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[IP] type 1 and type 2

What is the difference between a Type 2 diabetic who
lacks insulin production and a Type 1 who is insulin resistant???
MC from CA PA

A type 2 diabetic produces insulin by definition but it is poorly utilized 
because of receptors for insulin are unable to bind it and internalize it 
into the cells or it does not attach properly to cells. However there is 
enough produced  to allow normal carbohydrate metabolism in the body so 
that ketones do not get made. In some cases the insulin is blocked from 
working because of fat which binds it. some research indicates problems at 
the signalling level where the signal to release insulin is not managed 
properly. A type 1 diabetic has no insulin which was a fatal illness prior 
to Banting and Best's discovery of insulin and Lilley's efforts to bring it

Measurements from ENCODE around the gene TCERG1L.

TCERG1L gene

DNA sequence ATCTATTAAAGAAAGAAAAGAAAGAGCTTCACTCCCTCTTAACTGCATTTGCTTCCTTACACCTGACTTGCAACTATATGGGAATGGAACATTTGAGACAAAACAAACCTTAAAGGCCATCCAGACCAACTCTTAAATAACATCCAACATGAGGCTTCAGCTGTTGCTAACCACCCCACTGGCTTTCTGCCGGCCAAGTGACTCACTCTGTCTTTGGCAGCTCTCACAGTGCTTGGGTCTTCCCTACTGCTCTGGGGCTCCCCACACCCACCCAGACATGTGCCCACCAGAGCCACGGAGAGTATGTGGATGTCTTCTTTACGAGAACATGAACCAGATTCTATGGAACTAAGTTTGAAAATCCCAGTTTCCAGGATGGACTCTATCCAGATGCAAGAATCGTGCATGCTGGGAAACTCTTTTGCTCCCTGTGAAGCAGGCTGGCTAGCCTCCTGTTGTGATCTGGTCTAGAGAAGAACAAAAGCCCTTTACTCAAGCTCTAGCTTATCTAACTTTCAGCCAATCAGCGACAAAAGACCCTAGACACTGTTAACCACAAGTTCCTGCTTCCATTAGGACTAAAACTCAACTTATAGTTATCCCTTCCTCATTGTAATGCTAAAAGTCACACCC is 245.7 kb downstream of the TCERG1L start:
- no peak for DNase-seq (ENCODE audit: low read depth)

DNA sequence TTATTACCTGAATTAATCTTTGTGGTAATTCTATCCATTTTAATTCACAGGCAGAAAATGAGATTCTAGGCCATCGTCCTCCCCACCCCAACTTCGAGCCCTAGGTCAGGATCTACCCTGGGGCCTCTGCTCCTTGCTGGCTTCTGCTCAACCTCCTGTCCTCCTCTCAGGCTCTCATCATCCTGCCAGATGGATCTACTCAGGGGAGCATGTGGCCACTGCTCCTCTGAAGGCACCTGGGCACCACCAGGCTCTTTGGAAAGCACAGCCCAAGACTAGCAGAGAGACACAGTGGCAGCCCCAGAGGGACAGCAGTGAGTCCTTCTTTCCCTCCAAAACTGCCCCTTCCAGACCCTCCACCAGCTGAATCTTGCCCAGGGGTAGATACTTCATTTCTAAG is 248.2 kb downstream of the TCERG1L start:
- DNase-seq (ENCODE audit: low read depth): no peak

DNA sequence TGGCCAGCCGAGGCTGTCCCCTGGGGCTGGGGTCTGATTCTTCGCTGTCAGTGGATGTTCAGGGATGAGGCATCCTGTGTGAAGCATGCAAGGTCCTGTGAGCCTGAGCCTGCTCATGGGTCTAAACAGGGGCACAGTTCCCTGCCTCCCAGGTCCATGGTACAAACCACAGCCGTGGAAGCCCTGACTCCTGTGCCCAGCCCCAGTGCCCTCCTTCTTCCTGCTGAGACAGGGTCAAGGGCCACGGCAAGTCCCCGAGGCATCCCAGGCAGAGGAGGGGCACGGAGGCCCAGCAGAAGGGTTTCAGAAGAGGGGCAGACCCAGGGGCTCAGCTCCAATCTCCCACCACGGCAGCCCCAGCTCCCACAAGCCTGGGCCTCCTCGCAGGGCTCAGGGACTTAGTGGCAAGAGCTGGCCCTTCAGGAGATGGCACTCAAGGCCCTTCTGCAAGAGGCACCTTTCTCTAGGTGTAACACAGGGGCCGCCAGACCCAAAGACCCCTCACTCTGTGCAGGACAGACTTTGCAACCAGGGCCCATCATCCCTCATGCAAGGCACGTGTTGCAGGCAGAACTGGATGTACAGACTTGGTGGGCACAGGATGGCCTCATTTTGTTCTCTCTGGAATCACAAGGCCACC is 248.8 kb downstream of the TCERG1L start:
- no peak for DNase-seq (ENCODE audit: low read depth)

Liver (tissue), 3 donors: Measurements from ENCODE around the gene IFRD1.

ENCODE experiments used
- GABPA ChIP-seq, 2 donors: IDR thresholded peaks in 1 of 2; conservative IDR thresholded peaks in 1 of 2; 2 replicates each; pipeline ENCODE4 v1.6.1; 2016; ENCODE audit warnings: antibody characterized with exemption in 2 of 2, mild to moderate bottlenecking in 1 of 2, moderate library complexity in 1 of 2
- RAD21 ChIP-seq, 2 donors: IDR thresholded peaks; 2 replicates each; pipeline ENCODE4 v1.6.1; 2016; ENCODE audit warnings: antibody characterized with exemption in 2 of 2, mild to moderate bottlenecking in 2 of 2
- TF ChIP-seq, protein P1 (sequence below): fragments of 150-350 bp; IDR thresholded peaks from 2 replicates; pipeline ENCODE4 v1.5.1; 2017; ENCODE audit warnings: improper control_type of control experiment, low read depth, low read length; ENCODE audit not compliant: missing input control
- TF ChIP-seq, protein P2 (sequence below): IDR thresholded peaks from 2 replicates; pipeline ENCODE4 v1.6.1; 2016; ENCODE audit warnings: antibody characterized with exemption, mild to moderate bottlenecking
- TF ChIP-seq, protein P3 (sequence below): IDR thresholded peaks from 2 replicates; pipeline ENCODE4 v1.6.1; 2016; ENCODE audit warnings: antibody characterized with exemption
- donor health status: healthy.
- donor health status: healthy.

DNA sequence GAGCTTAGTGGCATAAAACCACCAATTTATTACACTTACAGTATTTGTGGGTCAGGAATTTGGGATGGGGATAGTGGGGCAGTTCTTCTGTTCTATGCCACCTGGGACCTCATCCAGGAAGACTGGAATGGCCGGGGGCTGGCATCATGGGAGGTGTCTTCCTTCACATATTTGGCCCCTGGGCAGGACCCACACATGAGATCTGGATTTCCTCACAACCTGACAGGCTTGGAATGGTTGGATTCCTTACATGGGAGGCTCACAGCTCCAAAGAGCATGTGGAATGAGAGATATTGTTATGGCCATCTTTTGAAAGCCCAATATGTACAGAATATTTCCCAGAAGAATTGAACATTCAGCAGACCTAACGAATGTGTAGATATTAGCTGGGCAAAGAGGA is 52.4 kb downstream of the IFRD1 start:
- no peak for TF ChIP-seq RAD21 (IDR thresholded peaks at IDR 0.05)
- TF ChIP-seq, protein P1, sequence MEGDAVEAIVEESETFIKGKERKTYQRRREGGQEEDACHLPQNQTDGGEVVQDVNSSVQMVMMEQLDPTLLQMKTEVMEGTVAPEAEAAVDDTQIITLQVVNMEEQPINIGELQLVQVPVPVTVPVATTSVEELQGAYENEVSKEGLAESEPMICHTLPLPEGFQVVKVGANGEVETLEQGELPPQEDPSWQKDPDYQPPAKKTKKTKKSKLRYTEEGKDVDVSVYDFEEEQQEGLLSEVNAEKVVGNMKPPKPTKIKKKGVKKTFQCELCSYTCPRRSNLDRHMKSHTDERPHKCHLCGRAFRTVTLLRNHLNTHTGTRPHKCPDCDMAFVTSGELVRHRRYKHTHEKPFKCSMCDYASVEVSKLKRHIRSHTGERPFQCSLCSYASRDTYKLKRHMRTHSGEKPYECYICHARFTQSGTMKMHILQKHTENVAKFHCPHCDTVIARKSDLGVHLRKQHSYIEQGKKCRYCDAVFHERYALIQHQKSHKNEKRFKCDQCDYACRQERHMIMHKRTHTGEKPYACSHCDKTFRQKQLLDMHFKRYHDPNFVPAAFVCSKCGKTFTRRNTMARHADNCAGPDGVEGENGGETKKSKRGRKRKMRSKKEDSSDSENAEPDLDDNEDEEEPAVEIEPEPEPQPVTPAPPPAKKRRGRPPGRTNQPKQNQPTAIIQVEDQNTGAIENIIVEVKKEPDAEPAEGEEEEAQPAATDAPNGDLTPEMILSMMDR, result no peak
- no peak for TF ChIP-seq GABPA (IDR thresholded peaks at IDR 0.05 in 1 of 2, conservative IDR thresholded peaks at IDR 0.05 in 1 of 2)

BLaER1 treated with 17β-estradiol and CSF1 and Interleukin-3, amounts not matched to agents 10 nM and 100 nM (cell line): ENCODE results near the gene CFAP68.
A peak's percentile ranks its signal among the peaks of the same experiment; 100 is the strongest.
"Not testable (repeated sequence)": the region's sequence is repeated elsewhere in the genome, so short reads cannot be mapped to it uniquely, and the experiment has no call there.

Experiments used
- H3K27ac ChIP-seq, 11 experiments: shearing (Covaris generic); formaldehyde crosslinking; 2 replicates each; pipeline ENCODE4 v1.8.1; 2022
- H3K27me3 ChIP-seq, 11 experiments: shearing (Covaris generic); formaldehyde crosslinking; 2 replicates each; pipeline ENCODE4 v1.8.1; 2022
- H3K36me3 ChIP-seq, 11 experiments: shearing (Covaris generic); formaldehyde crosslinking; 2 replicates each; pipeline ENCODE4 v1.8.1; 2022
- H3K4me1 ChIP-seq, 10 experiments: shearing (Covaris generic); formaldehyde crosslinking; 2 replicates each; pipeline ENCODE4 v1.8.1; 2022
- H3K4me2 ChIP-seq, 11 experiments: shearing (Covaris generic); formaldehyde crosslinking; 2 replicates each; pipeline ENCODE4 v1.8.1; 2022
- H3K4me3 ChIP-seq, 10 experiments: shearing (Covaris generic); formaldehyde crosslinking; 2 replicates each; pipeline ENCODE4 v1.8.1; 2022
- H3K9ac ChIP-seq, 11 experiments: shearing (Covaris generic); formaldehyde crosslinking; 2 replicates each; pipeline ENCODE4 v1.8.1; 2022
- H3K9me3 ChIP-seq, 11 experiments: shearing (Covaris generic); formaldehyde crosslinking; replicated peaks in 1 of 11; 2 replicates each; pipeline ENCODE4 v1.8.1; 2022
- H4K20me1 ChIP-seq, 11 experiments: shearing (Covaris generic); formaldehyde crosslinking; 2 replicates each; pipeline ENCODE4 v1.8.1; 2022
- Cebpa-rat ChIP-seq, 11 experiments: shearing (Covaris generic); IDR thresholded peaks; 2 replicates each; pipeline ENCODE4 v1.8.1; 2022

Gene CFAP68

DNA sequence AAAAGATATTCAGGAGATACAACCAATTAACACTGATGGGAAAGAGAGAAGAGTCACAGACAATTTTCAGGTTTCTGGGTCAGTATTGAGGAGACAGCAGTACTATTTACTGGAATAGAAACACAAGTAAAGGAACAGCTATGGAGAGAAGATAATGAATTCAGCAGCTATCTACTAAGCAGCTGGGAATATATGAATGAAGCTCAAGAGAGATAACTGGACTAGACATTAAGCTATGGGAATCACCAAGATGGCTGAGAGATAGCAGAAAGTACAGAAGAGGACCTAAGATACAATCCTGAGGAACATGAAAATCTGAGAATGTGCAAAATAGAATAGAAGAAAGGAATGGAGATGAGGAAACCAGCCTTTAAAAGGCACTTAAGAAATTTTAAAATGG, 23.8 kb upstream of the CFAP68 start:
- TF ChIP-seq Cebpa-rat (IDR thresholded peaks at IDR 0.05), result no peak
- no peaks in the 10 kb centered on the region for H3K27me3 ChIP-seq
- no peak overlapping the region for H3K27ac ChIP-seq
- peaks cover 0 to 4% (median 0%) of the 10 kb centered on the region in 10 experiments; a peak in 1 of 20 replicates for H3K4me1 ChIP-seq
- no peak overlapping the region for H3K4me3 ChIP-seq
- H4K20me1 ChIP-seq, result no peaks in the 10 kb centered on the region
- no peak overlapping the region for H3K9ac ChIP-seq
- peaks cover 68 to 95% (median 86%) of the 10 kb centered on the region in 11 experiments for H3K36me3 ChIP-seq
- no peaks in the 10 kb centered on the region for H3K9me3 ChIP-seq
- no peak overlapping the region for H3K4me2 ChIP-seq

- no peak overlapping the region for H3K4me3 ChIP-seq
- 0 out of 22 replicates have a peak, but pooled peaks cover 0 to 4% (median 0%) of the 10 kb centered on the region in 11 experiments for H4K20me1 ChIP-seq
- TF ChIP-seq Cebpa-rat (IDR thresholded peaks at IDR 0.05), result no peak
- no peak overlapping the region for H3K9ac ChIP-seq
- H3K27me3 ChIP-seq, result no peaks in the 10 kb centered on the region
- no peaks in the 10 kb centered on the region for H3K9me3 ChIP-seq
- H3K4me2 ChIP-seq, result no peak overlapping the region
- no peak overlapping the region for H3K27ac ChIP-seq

to market. When Lilley realized there would not be enough beef or pork 
pancreas to meet the demand for insulin they engineered its production in 
genetically altered E.Coli bacteria and made Humulin. By definition no type 
2 diabetics are insulinopenic. Rare type 1 diabetics exhibit insulin 
resistance and may require  100's or even thousands of units/day this 
usually results from an alteration in body fat which promotes this type of 
resistance. It is not common but many endos and CDE's are aware of this 
possibility. Spot. still on .6 units /kg/day delivered unfailingly by Christine
A Bender, M. D.
email @ redacted
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